Alone in Tirana

Publish date 20-02-2023

by Fabrizio Floris

A third of Albanians live in the capital where loneliness and impoverishment increase

Albania is a country under construction: houses, palaces, villas, skyscrapers. Yet it loses inhabitants every year, falling significantly below the psychological threshold of 3 million inhabitants, one million of whom live in the capital Tirana: what urban planners call the "primate city" because it alone absorbs more than half of the urban population of the entire country.

In the city center 7 skyscrapers are under construction, the squares sparkle with lights, the restaurants are full and the five-star hotels stand out: everything appears tidy, clean, cared for. «And yet, says Fredo, I feel finished, you know what it means to feel in the end, as a person, as a human being, having nothing more to say and nothing to give, nothing to do. I can't say what I'm missing, I simply feel transparent: being there or not being there doesn't seem to make any difference. You are absent from yourself and the world around you. Live like a subject who passively suffers events, but doesn't react. When I walk along the streets of Tirana at night, I observe and pass by. [...] A few days ago, when the mountains around the city were full of snow that pushed cold drafts towards the streets of the center, I saw a man sitting on the ground near the traffic light at the intersection of Rruga Kavajes and Rruga Kongresi. He moved his arms as his angular bones poked out under the light of the street lamps, his back was completely exposed and he ate from a basket with his bare hands. I had observed it briefly, from a distance, then turned away. I didn't know what to do, I wouldn't have known what to say, yet as I walked I felt a sense of shame, I was ashamed of myself, of this distance that I place between myself and the others, this social distance that has become human distance: the inability to make a gesture, even the slightest one, instead of thinking about the answer, what solution can be found, rather than doing my part, not the solution, but a small fundamental part worth being there for: not really finished yet ».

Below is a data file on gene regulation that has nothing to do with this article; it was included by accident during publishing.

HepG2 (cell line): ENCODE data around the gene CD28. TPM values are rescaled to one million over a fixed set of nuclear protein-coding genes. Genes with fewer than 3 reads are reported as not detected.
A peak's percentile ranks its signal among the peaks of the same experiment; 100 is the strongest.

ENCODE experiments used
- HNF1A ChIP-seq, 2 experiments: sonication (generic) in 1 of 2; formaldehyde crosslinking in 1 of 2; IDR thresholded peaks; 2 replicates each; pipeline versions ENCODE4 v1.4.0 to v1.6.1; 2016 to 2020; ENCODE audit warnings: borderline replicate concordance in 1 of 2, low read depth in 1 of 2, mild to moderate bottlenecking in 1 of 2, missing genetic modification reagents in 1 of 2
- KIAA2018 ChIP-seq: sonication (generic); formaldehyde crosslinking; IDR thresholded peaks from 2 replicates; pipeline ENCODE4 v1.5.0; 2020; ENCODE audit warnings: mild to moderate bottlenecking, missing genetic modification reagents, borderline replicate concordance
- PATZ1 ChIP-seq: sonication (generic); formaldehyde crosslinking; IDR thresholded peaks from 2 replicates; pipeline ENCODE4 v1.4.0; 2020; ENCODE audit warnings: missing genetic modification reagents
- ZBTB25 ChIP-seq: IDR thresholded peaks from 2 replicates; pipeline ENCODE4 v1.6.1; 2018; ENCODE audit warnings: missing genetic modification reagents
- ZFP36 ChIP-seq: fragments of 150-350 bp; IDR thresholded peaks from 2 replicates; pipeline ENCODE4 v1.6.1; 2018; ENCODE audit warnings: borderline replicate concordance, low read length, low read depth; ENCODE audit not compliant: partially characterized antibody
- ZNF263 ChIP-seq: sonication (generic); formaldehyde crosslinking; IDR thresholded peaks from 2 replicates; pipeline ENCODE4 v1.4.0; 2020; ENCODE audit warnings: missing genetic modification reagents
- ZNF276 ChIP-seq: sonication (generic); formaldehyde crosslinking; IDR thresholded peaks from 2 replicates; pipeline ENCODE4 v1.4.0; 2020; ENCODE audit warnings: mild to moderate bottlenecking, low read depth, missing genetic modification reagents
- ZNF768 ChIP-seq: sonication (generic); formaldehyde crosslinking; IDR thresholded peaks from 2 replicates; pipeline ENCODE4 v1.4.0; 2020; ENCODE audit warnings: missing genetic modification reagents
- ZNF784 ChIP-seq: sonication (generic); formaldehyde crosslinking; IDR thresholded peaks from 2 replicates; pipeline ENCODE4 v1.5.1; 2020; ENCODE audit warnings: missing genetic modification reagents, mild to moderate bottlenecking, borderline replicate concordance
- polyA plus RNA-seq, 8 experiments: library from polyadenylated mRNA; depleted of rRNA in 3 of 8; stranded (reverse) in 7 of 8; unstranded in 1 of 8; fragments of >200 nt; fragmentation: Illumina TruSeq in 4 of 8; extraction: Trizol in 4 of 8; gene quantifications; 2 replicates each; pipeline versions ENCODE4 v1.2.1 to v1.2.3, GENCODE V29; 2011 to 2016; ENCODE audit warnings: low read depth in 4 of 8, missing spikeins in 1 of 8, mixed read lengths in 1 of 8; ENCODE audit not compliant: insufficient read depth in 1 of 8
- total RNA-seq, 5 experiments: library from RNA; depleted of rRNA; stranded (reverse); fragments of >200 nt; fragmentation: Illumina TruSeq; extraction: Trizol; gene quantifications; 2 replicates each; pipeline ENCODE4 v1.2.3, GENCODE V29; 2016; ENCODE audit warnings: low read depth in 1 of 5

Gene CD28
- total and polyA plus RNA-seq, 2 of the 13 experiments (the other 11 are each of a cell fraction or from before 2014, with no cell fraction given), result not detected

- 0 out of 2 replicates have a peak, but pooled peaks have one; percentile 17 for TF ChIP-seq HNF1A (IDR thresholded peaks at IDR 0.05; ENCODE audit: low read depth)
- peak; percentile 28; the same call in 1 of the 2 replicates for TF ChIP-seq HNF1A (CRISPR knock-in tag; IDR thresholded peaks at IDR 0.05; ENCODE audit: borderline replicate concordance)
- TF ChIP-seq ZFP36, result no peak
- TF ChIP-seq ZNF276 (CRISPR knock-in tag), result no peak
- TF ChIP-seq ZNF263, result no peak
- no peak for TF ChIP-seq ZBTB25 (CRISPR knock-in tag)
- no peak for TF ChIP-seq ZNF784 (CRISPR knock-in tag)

Loneliness and isolation have impoverished everyone, as Wisława Szymborska writes «we are very polite to each other, we say it is nice to meet after years. We stop mid-sentence, no way out smiling. Our people don't know how to talk to each other.'

Fabrizio Floris

NP Dicembre 2022

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